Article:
The Cartesian form of Dualism that maintains there are two different substances in the world, body or matter and mind or thought.

It is problematic because no satisfactory account of the interaction between these two has been found. Leading to the popularity of Substance Monism and Physicalism in particular.

See: Mind-Body Problem.

Substance dualism is a belief that mind and body are completely separate and different in nature, i.e. they are different substances. This view was proposed by Rene Descartes and is the impetus for the mind/body problem. It is a troublesome position because two separate substances cannot interact causally, where the mind and body clearly do interact causally. This leads to the concept of substance monism.

Descartes's Argument for Substance Dualism

Descartes begins his argument for substance dualism by establishing his existence as a certain fact, impossible to doubt. He does this through the process of discarding all that can be doubted and finding that he cannot doubt that he exists. Having established this, he goes on to investigate what this "I" who he has proven to exist is, and through the same systematic removal of all that can be doubted establishes that the essential characteristic of this "I" is that it is a thing that thinks.

So, since his essential nature is as a thinking thing, he questions whether embodiment is a necessary part of his existence. He requires that his essential nature be completely certain, and thus, since he can doubt the existence of his body and concieve of himself as a disembodied soul, his body is not part of his essential nature and therefore must be separate from his mind, whose existence is certain and impossible to doubt. Hence, mind and body are separate substances.

Rebuttal to Descartes's Argument

Descartes considers the fact that he can doubt the existence of his body as sufficient proof that it is unnecessary and thus separate. If we accept Descartes's argument as to why the body is unnecessary, it does not necessarily follow that therefore they must be separate. Having a left big toe is unnecessary in the sense that I can conceive of my left foot only having four toes, but this does not mean that it is a separate substance from the rest of my foot. Instead, it only requires the weaker claim that it is separable from the rest of the foot, i.e. that it can be made to be separate from the rest of the foot.

A Word on Substance Dualism and Identity Theory

Without this concept of substance dualism, it remains unnecessary to requirer that mental events be identical to physical events. Lacking substance dualism, the concept of the mental and the physical existing in inherently separate realms must be discarded, but it is not required to reduce mental events to physical events. The two forms of event have different characteristics. Mental and physical events retain a conceptual difference even if they are not held to completely separate domains of existence.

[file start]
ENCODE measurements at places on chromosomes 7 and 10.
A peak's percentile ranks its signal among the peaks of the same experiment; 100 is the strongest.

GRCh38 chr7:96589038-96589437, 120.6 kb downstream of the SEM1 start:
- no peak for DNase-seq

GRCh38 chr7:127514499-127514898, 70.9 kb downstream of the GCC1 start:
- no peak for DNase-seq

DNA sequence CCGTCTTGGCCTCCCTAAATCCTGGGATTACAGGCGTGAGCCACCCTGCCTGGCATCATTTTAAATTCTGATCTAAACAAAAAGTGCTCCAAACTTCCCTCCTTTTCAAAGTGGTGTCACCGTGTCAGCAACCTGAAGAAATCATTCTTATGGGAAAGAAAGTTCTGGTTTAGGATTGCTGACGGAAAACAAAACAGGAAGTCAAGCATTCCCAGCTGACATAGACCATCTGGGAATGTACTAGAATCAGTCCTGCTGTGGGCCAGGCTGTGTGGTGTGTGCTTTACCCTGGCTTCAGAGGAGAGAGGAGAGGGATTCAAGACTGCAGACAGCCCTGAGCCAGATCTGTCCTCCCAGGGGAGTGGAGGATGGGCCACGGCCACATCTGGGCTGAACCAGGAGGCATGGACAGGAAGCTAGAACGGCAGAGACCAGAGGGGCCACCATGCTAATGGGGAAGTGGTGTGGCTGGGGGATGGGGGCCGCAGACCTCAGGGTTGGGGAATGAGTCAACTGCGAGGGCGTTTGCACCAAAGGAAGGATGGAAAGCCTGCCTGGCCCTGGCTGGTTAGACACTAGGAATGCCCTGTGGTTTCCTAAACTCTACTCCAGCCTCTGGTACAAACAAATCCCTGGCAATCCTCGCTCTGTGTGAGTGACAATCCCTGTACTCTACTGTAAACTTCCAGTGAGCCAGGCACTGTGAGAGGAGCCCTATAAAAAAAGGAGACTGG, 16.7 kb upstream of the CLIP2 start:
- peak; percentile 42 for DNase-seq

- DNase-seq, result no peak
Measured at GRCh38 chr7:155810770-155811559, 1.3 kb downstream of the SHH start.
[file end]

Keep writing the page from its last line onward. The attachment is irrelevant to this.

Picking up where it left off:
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This writeup is copyright 2004 D.G. Roberge and is released under the Creative Commons Attribution-NoDerivs-NonCommercial licence. Details can be found at .

As has already been stated the main problem with Substance Dualism is the problem first brought up by Princess Elisabeth of Bohemia: If mind and body are two separate entities then how do they interact with each other?

Descartes' response, and I'm paraphrasing, was 'The soul exists in another realm to the physical. It doesn't work in the same ways as the physical and is really, really, really, really, really complicated.'

To which Elisabeth of Bohemia replied (again: paraphrasing) "Sounds like a cop-out answer to me."

As much as I agree with Elisabeth of Bohemia, I think her objection isn't really strong enough to invalidate the end result of all six of Descartes' meditations. The best, or at least most interesting, argument I have seen against substance dualism comes from Jaegwon Kim who makes an argument that goes something like:

"Say we have two rifles, 'A' and 'B' and we have two apples 'a' and 'b'. Now say rifle 'A' is shot at apple 'a' and apple a explodes. Now say rifle 'B' is shot at apple 'b' and apple b explodes. How can we say that it was rifle A that causes apple a's explosion and not rifle B? Well, we simply refer to the rifle's position in space. It must have been rifle A that caused apple a's explosion because rifle A was in such a position that it was pointed toward apple a when it was fired.

Now, say we have two immaterial minds, 'A' and 'B' and we have two material bodies 'a' and 'b'. A feels like getting some chocolate, so a leaves its house and goes to the store to buy some. B feels like getting some chocolate, so b leaves its house and goes to the store to buy some. How can we say that it was A which caused a's movement and not B? Remembering that A and B are immaterial and take up no space."

There are obvious problems with Jaegwon Kim's arguments, but I do find this argument against substance dualism to be interesting.

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